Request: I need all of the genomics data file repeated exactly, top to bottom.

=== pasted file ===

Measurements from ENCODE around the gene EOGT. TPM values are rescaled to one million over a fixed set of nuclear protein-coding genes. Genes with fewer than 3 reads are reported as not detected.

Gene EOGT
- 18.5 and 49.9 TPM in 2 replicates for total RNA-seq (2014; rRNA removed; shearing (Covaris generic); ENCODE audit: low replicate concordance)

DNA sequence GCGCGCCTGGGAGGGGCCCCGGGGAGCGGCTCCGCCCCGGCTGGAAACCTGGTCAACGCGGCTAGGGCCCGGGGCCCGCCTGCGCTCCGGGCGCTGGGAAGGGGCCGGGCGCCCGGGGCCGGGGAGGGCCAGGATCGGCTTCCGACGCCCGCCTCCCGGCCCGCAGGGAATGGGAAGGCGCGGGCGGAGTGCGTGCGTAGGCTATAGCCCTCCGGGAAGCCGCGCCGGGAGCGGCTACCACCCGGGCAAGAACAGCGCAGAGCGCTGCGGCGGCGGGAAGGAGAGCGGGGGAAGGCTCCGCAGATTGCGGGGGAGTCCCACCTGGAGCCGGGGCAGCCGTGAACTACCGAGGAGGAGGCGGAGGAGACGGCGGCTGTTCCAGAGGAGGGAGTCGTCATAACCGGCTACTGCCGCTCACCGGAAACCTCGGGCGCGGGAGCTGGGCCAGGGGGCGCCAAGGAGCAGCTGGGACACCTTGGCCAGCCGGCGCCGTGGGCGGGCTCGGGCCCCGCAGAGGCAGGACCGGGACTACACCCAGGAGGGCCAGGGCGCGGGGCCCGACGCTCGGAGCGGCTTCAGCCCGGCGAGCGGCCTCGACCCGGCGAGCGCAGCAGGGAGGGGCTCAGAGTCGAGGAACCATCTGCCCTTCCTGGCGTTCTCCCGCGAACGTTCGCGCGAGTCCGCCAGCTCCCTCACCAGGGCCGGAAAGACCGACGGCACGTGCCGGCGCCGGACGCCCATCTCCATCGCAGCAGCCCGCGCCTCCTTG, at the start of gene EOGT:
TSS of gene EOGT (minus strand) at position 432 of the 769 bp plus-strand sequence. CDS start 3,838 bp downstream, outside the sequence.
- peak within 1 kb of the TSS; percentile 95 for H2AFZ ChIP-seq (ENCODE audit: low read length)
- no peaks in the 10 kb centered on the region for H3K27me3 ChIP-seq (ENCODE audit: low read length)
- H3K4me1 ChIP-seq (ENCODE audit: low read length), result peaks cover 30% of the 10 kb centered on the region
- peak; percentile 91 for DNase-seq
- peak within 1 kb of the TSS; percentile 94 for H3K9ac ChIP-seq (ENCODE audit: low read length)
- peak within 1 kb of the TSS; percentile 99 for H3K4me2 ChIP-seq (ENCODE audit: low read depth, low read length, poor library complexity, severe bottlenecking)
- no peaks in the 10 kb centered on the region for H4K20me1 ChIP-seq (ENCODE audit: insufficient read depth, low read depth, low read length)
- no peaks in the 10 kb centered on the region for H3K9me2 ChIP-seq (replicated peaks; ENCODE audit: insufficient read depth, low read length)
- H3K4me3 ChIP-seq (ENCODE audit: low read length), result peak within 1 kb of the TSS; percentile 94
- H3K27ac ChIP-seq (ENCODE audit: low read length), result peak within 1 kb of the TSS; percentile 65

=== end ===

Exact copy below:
Measurements from ENCODE around the gene EOGT. TPM values are rescaled to one million over a fixed set of nuclear protein-coding genes. Genes with fewer than 3 reads are reported as not detected.

Gene EOGT
- 18.5 and 49.9 TPM in 2 replicates for total RNA-seq (2014; rRNA removed; shearing (Covaris generic); ENCODE audit: low replicate concordance)

DNA sequence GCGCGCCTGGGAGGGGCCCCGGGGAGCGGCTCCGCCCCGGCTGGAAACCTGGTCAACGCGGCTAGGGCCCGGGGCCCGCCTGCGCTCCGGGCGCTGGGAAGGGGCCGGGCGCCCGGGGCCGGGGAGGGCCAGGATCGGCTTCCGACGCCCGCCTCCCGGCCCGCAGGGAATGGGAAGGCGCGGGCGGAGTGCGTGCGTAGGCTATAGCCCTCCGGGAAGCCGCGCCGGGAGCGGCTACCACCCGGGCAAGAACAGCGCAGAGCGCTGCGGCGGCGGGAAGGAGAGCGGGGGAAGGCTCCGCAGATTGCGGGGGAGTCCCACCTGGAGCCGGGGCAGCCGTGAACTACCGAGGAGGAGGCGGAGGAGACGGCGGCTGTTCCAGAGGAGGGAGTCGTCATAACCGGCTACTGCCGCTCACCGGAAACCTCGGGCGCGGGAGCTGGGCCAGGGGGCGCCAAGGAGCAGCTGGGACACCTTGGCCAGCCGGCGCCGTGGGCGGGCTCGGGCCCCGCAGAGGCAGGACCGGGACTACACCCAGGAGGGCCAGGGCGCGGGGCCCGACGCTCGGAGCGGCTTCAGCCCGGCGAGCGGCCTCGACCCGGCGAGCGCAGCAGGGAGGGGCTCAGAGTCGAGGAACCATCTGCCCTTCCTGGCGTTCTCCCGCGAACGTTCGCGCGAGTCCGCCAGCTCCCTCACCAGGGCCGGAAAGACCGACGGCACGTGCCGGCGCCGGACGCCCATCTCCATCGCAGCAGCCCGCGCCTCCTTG, at the start of gene EOGT:
TSS of gene EOGT (minus strand) at position 432 of the 769 bp plus-strand sequence. CDS start 3,838 bp downstream, outside the sequence.
- peak within 1 kb of the TSS; percentile 95 for H2AFZ ChIP-seq (ENCODE audit: low read length)
- no peaks in the 10 kb centered on the region for H3K27me3 ChIP-seq (ENCODE audit: low read length)
- H3K4me1 ChIP-seq (ENCODE audit: low read length), result peaks cover 30% of the 10 kb centered on the region
- peak; percentile 91 for DNase-seq
- peak within 1 kb of the TSS; percentile 94 for H3K9ac ChIP-seq (ENCODE audit: low read length)
- peak within 1 kb of the TSS; percentile 99 for H3K4me2 ChIP-seq (ENCODE audit: low read depth, low read length, poor library complexity, severe bottlenecking)
- no peaks in the 10 kb centered on the region for H4K20me1 ChIP-seq (ENCODE audit: insufficient read depth, low read depth, low read length)
- no peaks in the 10 kb centered on the region for H3K9me2 ChIP-seq (replicated peaks; ENCODE audit: insufficient read depth, low read length)
- H3K4me3 ChIP-seq (ENCODE audit: low read length), result peak within 1 kb of the TSS; percentile 94
- H3K27ac ChIP-seq (ENCODE audit: low read length), result peak within 1 kb of the TSS; percentile 65